• Alternative on-person/off-person determinations: In an alternative embodiment, a BIRD (200) may employ additional sensor data (700), and/or alternative sensor data (700), to determine if an item (100) is on-person (138.OnP) or off-person (138.OffP). For example, a wallet (100.W) may be subject to pressure when carried in a person's pocket, and so a surface pressure sensor (210. SP) may detect such pressure. Any item which is carried close to a person's skin (for example, a wallet in pocket, or jewelry) may be in proximity to body heat; such heat can be detected by a BIRD'S temperature sensor (210.T). Some items (100) may normally or conventionally be carried about outside of a pocket or other personal container; if such an item has one or more cameras (210.C), the cameras may be used to search the environment for the face of a user. Other BIRD sensing means may be employed as well to make a determination if the item (100) is on-person (138.OnP) or off-person (138.OffP).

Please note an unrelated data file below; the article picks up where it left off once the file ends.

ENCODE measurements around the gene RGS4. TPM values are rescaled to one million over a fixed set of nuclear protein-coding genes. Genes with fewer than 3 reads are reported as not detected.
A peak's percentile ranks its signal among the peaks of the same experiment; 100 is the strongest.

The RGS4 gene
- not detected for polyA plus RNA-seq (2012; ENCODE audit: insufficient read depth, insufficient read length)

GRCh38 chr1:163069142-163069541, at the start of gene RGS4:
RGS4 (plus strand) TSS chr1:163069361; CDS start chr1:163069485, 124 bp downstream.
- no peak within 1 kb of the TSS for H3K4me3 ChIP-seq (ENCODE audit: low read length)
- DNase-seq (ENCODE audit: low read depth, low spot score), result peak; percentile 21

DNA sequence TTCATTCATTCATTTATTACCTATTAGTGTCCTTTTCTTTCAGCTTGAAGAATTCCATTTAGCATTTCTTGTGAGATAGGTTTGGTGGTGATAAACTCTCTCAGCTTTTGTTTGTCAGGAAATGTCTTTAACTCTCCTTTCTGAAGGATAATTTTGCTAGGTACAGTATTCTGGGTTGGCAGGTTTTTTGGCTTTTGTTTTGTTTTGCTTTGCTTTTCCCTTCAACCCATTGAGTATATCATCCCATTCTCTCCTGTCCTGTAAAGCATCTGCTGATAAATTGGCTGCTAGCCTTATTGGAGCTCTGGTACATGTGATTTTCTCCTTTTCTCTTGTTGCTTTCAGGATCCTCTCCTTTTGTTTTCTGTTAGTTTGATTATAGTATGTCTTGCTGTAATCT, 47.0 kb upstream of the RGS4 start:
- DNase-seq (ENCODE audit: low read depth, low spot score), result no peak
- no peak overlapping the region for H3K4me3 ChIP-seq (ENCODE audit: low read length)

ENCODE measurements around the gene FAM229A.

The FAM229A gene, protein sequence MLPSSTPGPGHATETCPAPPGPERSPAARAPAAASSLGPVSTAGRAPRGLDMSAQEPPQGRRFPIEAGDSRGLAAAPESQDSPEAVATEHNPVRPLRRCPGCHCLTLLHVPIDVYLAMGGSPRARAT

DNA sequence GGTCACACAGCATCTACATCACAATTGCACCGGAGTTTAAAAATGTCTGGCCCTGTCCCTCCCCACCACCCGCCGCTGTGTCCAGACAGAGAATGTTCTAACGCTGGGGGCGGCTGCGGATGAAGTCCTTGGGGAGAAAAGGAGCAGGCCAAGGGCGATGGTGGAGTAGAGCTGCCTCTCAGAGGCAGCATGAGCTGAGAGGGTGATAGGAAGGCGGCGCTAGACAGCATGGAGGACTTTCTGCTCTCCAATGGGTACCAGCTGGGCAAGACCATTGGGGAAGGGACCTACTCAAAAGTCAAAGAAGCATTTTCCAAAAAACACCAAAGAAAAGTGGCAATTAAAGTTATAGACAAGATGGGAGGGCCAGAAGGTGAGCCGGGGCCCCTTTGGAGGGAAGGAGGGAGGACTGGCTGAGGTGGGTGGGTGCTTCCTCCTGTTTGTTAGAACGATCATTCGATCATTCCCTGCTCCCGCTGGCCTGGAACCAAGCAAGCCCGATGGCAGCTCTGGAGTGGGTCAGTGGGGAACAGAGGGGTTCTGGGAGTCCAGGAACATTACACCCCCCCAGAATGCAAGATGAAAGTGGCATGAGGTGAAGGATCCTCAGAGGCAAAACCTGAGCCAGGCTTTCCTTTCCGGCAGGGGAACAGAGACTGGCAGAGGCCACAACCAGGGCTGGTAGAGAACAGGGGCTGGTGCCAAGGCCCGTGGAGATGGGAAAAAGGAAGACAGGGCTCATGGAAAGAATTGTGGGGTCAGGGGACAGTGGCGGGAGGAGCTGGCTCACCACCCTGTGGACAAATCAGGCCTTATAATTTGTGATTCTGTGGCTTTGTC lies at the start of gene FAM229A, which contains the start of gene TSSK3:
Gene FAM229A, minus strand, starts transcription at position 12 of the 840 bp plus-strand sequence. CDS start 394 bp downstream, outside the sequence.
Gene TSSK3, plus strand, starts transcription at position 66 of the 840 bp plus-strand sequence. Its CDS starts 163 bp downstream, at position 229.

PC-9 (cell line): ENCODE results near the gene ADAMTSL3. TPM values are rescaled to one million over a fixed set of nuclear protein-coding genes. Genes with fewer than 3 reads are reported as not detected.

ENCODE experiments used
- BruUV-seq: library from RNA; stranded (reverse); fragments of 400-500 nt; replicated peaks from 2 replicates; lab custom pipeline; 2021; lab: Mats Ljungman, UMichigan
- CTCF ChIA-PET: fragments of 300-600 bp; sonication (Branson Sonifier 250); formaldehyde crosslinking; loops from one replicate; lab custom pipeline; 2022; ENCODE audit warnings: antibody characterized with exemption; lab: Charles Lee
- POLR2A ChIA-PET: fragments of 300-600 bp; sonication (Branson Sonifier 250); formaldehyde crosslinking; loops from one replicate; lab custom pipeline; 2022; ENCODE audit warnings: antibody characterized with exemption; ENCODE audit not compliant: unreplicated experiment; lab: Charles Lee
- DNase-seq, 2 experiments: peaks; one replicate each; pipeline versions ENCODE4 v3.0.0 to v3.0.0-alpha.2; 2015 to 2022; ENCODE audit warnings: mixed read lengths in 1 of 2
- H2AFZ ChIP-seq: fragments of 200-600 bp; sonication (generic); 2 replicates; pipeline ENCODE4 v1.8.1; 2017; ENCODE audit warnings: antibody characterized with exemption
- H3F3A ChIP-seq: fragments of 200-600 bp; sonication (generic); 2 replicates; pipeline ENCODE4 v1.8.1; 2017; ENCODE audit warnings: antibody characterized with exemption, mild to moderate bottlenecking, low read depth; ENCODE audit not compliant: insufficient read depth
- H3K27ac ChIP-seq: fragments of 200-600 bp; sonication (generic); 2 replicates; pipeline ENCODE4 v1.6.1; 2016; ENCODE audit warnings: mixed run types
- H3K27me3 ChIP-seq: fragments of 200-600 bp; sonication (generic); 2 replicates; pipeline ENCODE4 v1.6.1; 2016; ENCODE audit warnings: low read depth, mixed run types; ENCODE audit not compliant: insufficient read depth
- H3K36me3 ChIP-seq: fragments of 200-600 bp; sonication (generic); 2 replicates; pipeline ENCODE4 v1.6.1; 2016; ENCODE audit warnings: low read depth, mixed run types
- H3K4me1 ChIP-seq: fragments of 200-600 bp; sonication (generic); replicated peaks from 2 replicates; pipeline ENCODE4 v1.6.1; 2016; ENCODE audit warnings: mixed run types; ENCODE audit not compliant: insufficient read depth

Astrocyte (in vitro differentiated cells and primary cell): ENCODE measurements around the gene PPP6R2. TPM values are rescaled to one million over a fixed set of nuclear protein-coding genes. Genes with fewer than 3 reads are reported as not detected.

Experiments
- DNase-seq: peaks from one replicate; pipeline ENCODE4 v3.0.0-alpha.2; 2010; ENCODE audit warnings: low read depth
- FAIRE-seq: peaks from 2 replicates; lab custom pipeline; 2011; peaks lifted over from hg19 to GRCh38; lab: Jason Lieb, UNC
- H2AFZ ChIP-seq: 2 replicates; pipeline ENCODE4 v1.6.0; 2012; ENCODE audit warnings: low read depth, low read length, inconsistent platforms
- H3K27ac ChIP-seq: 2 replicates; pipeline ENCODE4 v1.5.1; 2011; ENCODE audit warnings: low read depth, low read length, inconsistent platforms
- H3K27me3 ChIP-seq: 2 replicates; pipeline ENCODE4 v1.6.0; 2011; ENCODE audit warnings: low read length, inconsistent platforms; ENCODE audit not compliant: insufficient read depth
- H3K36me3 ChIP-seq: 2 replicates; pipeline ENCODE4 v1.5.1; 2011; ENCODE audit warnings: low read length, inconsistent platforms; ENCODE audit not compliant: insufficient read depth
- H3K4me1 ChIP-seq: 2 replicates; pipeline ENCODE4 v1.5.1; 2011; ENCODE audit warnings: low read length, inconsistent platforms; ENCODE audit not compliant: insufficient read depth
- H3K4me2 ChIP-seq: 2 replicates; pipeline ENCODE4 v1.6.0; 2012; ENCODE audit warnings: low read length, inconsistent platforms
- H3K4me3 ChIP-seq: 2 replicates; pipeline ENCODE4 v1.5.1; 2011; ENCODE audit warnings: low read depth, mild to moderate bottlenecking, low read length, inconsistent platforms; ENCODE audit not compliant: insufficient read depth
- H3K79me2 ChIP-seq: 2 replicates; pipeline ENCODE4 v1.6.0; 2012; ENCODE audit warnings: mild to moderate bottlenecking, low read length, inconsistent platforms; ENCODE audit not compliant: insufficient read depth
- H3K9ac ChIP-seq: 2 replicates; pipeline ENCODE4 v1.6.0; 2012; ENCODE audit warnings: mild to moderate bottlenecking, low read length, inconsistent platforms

• Personal Motion, and Stationary Items vs. Stagnant Items
  • An item may have a motion status (139). An item (100) which is subject to personal motion (104.M) has a motion status (139) of user-movement (139.UM).
  • An item (100) is stationary (139. Stat) when it is off-person (138,OffP), and so not engaged in any personal motion (104.M). Often this means this item (100) is, in fact, completely still; that is, the item is without any motion whatsoever. For example, the item may be on a table or in a drawer, where the item is not subject to any motion at all (unless, for example, the table is being moved or the drawer is being opened).
  • For purpose of this document, however, an item (100) may also be considered stationary (139.Stat) if it is subject to other kinds of motion but the item (100) is not subject to personal motion (104.M). For example, an item (100) which has been left behind (typically by accident) on public transportation (bus, train, car, airline, etc) may be in motion with the public transport, but the item is still classified, for BIRD purposes, as stationary (139. Stat) since it is off-person (138.OffP).